The Exchange

Apple looks bullish into earnings

The Exchange

Erik Swarts is an independent trader and market technician. He writes the superb and provocative Market Anthropology Blog.

As Apple (AAPL) pulls into another earnings report after the bell Wednesday, we thought we would update our momentum comparative that has painted the inflections and trajectory on the tech behemoth quite closely over the past 16 months.

While Apple's performance this year has not surprisingly consolidated the strong upside reversal witnessed in 2013, the momentum going into earnings is still presenting an upside bias for the stock.

As one of the only individual equity names that we cover closely and carry, we continue to like the position. With a return of almost 40% over the past year, the value potential in Apple has both outperformed the broader indexes (SPX~20% & Nasdaq~29%) and its closest tech contemporaries - even Google (~35%) and Amazon (~27%).

Considering our expectations that risk aversion and volatility are poised to rise in the equity markets through the balance of the year, we appreciate Apple's 20 month rolling correlation of only +.13 with the Nasdaq and +0.03 with the SPX.

Comparing Apple to Oil

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In the charts above, we compare the trend of Apple starting in December 2012 with the oil market in 2008 because the quality of the underlying market psychology that drove both of these dominant trends was very similar - which manifested in congruent momentum and price structures.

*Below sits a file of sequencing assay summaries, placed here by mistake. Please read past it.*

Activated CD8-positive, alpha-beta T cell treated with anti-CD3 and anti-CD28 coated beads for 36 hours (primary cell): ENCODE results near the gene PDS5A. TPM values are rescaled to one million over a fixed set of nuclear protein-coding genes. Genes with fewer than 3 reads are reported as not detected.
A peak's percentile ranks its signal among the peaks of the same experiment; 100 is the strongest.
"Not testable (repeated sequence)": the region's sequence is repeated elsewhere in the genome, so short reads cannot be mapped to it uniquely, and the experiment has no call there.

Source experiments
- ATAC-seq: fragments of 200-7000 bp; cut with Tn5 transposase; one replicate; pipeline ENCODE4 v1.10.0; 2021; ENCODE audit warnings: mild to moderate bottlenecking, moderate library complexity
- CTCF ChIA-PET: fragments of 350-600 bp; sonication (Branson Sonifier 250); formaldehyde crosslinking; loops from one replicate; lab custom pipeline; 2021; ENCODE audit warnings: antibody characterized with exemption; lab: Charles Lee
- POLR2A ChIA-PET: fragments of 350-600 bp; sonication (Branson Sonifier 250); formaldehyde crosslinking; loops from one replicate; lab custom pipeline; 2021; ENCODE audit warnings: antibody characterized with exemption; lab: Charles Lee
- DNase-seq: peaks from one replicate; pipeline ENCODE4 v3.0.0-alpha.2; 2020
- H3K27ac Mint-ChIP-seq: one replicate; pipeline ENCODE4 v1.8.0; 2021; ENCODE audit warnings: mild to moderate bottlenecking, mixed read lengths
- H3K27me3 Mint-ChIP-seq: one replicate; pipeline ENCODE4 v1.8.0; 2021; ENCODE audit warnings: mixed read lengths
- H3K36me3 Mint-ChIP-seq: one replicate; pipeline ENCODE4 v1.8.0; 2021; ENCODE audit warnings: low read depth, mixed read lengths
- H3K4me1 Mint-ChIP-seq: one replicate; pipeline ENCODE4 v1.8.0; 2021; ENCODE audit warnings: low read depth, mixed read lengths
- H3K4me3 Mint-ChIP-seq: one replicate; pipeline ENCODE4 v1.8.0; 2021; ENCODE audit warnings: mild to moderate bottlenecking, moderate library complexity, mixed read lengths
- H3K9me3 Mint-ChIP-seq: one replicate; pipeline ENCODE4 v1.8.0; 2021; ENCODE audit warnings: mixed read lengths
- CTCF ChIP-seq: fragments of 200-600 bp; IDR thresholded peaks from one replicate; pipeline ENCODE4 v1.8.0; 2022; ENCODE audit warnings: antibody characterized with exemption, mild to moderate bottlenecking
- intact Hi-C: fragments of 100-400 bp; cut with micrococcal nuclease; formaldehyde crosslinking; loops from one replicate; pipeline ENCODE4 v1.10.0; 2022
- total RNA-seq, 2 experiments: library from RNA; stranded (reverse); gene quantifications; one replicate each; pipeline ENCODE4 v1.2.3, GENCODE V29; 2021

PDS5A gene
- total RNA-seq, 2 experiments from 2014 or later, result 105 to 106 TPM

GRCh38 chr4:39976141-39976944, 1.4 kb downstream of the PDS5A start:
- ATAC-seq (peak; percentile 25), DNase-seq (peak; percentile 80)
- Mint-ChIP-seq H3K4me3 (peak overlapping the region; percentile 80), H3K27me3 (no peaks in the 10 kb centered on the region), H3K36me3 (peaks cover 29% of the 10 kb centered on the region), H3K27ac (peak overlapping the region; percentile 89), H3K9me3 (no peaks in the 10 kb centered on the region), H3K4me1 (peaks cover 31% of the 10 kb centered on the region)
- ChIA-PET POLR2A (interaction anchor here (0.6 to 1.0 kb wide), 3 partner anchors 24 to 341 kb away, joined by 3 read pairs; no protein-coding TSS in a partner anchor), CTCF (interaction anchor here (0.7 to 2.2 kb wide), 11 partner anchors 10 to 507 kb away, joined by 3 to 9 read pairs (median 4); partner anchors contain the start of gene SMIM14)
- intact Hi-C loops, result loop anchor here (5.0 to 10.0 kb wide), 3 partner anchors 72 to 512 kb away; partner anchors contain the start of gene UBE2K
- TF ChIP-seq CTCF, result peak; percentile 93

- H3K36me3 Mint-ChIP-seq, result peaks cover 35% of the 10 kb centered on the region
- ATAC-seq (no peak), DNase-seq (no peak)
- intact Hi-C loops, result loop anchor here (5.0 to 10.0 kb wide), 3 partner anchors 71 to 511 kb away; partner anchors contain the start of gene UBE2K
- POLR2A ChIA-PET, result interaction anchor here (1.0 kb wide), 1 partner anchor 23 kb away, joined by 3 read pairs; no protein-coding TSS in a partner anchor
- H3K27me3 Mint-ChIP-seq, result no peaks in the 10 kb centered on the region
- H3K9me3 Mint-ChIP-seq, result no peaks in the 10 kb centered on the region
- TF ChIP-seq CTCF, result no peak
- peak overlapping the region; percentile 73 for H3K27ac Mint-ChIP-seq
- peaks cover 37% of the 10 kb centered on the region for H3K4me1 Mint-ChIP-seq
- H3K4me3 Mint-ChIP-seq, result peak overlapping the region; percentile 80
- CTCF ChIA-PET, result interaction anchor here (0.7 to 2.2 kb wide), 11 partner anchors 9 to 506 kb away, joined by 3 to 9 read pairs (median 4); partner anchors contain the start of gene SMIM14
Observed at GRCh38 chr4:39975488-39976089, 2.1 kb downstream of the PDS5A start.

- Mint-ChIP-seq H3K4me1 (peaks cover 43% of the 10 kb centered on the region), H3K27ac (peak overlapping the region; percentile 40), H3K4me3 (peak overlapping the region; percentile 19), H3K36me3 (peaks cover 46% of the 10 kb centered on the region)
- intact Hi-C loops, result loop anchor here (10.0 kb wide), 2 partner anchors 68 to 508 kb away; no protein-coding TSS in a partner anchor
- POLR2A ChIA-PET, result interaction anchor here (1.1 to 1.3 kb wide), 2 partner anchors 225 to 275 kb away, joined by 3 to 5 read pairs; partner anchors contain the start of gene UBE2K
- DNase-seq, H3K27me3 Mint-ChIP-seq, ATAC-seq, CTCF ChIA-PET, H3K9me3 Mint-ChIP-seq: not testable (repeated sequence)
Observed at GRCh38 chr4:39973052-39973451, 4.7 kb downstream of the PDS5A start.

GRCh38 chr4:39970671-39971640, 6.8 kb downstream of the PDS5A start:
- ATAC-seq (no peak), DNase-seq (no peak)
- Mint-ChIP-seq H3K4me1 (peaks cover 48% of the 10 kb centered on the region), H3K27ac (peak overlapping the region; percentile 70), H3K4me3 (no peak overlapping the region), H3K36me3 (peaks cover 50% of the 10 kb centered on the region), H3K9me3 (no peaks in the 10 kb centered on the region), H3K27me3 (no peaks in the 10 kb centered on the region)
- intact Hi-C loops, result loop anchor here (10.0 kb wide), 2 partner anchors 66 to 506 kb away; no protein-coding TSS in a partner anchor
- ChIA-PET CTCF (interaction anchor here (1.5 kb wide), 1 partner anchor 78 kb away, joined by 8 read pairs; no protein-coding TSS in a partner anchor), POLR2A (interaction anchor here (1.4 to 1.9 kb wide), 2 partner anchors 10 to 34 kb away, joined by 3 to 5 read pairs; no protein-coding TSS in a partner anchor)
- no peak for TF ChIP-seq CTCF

Apple diverged from an exuberant growth path directly after its visionary and genius marketeer passed away on October 5th, 2011. Over the next year, the stock, which just happened to be the largest public market cap company in the world as well as the most widely held security by hedge funds, doubled from the intraday low on Jobs' death. Did it make much sense based on the fundamentals of Apple's known and extrapolated market share or the underlying governing future of the company at the time?

Certainly not - but momentum served as a formidable tailwind.

A similar market psychology and trend dynamic occurred for the oil comparative we have previously referenced. Back in late 2007 as the equity markets were starting to cough out and the first signs of an economic downturn were becoming readily apparent, oil, the literal fuel for the economy, started its parabolic ascent. In hindsight,  it was anything but rational and largely a herded stampede - spearheaded by hedge funds both large and small that were bidding the commodity markets to icarus heights and the US dollar to its secular low.

So it comes as no surprise, that the most recent signatures of one of the last large crowded canyons are leaving similar momentum footprints on both the front and backside of the parabolic face. While we have adjusted with the nuances of the comparison along the way, overall, it has been a remarkably profitable guide for remaining on the right side of a powerful performance trend over the past year.

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